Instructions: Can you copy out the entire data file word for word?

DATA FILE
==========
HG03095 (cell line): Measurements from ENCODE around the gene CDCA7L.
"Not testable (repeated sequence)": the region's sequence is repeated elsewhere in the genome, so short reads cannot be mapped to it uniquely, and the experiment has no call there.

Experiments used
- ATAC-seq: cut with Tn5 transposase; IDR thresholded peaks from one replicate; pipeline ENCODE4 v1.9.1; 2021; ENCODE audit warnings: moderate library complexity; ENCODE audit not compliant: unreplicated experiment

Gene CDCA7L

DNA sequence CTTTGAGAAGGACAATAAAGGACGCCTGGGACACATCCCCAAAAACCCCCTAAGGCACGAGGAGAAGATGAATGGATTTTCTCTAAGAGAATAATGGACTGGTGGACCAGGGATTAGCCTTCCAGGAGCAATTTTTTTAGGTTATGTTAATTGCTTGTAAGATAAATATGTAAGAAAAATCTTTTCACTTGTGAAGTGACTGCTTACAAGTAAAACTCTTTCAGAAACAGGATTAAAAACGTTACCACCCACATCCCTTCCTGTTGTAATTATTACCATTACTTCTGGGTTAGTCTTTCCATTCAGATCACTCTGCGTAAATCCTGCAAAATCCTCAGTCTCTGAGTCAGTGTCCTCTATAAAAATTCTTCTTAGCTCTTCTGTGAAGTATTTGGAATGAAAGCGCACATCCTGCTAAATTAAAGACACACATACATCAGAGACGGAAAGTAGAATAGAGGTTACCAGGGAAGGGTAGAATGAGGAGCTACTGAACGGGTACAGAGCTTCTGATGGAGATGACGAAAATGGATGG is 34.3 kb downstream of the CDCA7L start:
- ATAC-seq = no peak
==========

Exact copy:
HG03095 (cell line): Measurements from ENCODE around the gene CDCA7L.
"Not testable (repeated sequence)": the region's sequence is repeated elsewhere in the genome, so short reads cannot be mapped to it uniquely, and the experiment has no call there.

Experiments used
- ATAC-seq: cut with Tn5 transposase; IDR thresholded peaks from one replicate; pipeline ENCODE4 v1.9.1; 2021; ENCODE audit warnings: moderate library complexity; ENCODE audit not compliant: unreplicated experiment

Gene CDCA7L

DNA sequence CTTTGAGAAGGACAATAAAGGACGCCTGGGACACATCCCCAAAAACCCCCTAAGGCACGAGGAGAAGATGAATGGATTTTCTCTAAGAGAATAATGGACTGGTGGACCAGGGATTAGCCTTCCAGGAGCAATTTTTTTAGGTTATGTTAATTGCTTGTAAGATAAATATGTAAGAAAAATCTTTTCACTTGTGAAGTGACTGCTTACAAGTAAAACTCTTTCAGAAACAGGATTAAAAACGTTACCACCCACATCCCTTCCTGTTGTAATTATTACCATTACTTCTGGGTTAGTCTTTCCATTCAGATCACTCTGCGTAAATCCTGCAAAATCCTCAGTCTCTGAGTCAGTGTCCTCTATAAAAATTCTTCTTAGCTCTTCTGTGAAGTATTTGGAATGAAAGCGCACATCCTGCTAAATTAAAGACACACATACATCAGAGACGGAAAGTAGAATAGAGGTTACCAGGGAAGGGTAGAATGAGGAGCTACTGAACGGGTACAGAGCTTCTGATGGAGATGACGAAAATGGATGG is 34.3 kb downstream of the CDCA7L start:
- ATAC-seq = no peak